my undo retention is 3 hours -- 10,800 seconds...

ops$tkyte@ORA920> create table t ( x char(2000), y char(2000), z char(2000) );

Table created.

ops$tkyte@ORA920>
ops$tkyte@ORA920> insert into t values ( 'x', 'x', 'x' );

1 row created.

ops$tkyte@ORA920>
ops$tkyte@ORA920> begin
2 for i in 1 .. 500
3 loop
4 update t set x = i, y = i, z = i;
5 commit;
6 end loop;
7 end;
8 /

PL/SQL procedure successfully completed.

now each of those transactions is 6+ kbytes of undo -- 3 * 2000 byte "before
images" to save off... That should generate well over 3meg of undo by the time
it is done BUT in 500 tiny transactions.

If the undo retention period is 3hours and I have 1meg of undo and that 1meg of
undo can grow to 2gig -- Oracle will grow it and we can see that:

ops$tkyte@ORA920> set echo off

MaxPoss Max
Tablespace Name KBytes Used Free Used Kbytes Used
---------------- ------------ ------------ ------------ ------ ---------- ------
...
*UNDOTBS 5,120 4,608 512 90.0 2,088,960 .2
.....

13 rows selected.

the RBS is now 5m with 4.6 meg "used" (well, none of the undo is really used
right now, it is just going to sit there for 3 hours waiting to be reused).

Now I do this:

ops$tkyte@ORA920> create undo tablespace undotbl_new datafile size 1m;
Tablespace created.

ops$tkyte@ORA920> alter system set undo_tablespace = undotbl_new scope=both;
System altered.

ops$tkyte@ORA920> drop tablespace undotbs;
Tablespace dropped.

ops$tkyte@ORA920> exec print_table( 'select * from dba_data_files where
tablespace_name = ''UNDOTBL_NEW'' ' );
FILE_NAME :
/usr/oracle/ora920/OraHome1/oradata/ora920/o1_mf_undotbl__z0936pcx_.dbf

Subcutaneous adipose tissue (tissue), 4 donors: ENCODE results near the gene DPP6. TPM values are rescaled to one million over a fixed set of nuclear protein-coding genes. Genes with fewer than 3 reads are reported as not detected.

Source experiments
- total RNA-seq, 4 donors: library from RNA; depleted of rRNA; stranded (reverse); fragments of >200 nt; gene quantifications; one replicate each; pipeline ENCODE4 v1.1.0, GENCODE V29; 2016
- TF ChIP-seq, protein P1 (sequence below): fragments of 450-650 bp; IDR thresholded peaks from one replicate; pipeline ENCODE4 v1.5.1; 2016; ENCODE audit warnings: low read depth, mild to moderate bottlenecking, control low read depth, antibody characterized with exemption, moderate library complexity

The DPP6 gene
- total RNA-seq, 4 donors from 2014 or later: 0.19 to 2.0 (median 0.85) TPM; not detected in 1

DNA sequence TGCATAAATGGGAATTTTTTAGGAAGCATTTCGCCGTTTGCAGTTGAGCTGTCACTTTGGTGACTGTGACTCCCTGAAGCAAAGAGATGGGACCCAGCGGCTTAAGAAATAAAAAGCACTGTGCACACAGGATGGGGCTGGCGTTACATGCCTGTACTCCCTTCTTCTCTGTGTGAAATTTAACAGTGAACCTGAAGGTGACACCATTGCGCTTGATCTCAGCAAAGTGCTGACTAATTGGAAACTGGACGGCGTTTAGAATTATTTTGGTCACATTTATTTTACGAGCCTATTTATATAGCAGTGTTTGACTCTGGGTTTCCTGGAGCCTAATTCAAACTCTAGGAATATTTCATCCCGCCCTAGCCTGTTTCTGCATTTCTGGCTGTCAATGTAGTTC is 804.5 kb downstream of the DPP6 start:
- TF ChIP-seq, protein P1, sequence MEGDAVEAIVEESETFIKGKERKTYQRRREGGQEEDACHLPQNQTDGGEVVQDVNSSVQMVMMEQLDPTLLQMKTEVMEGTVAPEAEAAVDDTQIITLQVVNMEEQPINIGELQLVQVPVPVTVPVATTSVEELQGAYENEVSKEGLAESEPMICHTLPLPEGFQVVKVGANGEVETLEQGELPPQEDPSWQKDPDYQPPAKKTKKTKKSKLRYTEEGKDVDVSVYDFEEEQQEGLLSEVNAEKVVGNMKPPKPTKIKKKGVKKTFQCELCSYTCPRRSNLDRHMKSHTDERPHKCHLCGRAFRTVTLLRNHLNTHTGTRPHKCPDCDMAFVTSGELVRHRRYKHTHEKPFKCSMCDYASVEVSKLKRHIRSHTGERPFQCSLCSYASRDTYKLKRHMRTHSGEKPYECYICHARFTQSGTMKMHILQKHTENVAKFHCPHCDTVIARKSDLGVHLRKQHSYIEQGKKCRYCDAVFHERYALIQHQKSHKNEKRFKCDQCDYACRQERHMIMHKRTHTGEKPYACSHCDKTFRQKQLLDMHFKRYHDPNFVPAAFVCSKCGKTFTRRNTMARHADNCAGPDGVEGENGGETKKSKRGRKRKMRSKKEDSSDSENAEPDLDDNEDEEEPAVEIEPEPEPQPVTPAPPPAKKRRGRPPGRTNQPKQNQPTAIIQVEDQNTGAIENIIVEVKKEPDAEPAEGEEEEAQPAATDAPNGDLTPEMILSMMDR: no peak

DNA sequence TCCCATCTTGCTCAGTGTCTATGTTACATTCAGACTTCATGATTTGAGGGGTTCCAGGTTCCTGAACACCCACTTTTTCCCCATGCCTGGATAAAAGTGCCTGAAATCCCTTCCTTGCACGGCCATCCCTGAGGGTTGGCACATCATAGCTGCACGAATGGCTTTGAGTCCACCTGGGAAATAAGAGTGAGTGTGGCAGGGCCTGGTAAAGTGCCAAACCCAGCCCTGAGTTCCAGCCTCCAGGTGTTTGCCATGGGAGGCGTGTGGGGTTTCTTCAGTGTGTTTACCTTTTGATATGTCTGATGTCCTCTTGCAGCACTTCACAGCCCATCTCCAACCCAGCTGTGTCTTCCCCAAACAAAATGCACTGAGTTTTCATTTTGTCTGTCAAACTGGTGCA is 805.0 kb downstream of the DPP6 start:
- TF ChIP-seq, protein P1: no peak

FILE_ID : 2
TABLESPACE_NAME : UNDOTBL_NEW
BYTES : 1048576
BLOCKS : 128
STATUS : AVAILABLE
RELATIVE_FNO : 2
AUTOEXTENSIBLE : NO
MAXBYTES : 0
MAXBLOCKS : 0
INCREMENT_BY : 0
USER_BYTES : 983040
USER_BLOCKS : 120
-----------------

PL/SQL procedure successfully completed.

And I rerun the test:

ops$tkyte@ORA920> drop table t;
Table dropped.

ops$tkyte@ORA920> create table t ( x char(2000), y char(2000), z char(2000) );
Table created.

ops$tkyte@ORA920> insert into t values ( 'x', 'x', 'x' );
1 row created.

ops$tkyte@ORA920> begin
2 for i in 1 .. 500
3 loop
4 update t set x = i, y = i, z = i;
5 commit;
6 end loop;
7 end;
8 /

PL/SQL procedure successfully completed.

ops$tkyte@ORA920> set echo off
old 29: order by &1
new 29: order by 1

% MaxPoss Max
Tablespace Name KBytes Used Free Used Kbytes Used
---------------- ------------ ------------ ------------ ------ ------- ------
*UNDOTBL_NEW 1,024 1,024 0 100.0 0 .0

13 rows selected.

and here, we can see that the undo tablespace is still 1m. Oracle could not
grow the undo -- but it did not fail the transactions.

So, in that respect, yes, the undo retention can be thought of as a "desire" --
if there is no way to get the undo space AND the undo space can be reused - it
will reuse it. If the datafiles are autoextend or the undo tablespace is big
enough all by itself, it will not reuse it